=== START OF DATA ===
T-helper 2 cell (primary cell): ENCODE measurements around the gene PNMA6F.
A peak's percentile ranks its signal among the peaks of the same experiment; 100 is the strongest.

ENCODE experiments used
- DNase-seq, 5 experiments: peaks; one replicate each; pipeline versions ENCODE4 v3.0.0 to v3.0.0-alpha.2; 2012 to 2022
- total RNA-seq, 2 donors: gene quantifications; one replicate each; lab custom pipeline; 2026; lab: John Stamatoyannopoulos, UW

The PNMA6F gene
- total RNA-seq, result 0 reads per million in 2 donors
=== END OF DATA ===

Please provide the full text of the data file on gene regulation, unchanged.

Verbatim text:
T-helper 2 cell (primary cell): ENCODE measurements around the gene PNMA6F.
A peak's percentile ranks its signal among the peaks of the same experiment; 100 is the strongest.

ENCODE experiments used
- DNase-seq, 5 experiments: peaks; one replicate each; pipeline versions ENCODE4 v3.0.0 to v3.0.0-alpha.2; 2012 to 2022
- total RNA-seq, 2 donors: gene quantifications; one replicate each; lab custom pipeline; 2026; lab: John Stamatoyannopoulos, UW

The PNMA6F gene
- total RNA-seq, result 0 reads per million in 2 donors